This is the very start of a new HTML and CSS Tricks series with one of our best-selling instructors, Ryan Bonhardt. Together with Ryan we’ll be sharing actionable tips and tricks you can immidiately start using when working with HTML and CSS.
This time, Ryan gives easy tips on how to use flexbox.
Absolute, relative and fixed positioning, negative margins, float, clears, and inline-blocks. Just this list alone gives me a nostalgic sense of suffocation and makes HTML and CSS newbies freeze in fright. For decades designers and front-end developers have struggled, hacked, and tortured their way through using these CSS properties to simply try and make their websites display across browsers and screen sizes the way they want them to.
But struggle no more! Because we now have flexbox; possibly the best thing to happen to layouts, since… no not sliced bread. No, better than that, possibly since CSS itself. With flexbox you can now laugh in the face of complex layouts and responsive designs as you battle the evils of differing screen sizes and browsers with your new trusty sidekick!
Flexbox makes it easy to make layouts exactly as you want them. You can distribute HTML items in a row or column. Push them flush to one side, evenly distributed across the container, or center them on both the vertical and horizontal axis. It automatically makes your items and layouts responsive. And you can even use it to reorder items and say how much they grow or shrink at different screen sizes. All with only a few lines of CSS.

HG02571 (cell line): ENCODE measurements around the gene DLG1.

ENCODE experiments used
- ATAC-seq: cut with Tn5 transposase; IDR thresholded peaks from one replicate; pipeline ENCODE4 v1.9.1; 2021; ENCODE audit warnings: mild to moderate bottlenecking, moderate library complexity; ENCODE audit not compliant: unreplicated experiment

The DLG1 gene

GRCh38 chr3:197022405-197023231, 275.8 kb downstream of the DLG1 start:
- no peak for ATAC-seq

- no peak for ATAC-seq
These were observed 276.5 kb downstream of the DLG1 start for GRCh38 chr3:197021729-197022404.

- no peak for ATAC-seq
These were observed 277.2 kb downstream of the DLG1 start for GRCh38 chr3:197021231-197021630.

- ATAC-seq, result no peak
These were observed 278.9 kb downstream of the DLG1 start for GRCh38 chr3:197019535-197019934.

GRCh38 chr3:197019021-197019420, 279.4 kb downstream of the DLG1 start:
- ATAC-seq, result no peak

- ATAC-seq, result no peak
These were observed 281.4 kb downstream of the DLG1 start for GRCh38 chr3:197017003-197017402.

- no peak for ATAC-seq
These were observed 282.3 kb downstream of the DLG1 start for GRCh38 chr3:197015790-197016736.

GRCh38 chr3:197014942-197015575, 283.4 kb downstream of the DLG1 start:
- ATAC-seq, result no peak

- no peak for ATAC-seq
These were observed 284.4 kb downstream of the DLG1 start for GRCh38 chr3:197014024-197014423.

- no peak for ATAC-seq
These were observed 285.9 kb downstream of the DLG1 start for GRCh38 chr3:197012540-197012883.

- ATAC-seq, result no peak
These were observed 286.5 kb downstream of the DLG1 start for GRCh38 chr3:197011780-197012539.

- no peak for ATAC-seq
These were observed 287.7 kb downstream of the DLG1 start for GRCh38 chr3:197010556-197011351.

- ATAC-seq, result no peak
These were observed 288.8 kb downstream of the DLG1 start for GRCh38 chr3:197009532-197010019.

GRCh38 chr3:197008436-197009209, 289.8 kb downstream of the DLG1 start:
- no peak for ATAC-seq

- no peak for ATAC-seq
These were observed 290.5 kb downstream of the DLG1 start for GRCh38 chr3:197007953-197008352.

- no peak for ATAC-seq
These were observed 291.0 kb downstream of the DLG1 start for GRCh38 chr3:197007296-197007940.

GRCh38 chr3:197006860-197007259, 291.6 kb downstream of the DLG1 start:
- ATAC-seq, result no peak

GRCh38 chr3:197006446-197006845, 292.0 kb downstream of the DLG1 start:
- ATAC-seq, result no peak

There’s so much flexibility (no pun intended) and power with flexbox that it wouldn’t do it justice unless I showed you. In this weeks edition of HTML & CSS Tricks I’m going to walk you through exactly how easy it is to use flexbox in order to create a simple navbar with multiple list elements in 7 simple steps. And in the process we’ll cover some bonuses: Emmet, child element pseudo-classes, and Autoprefixer.
Open up to the new beautiful world of site layouts with flexbox and watch the video above.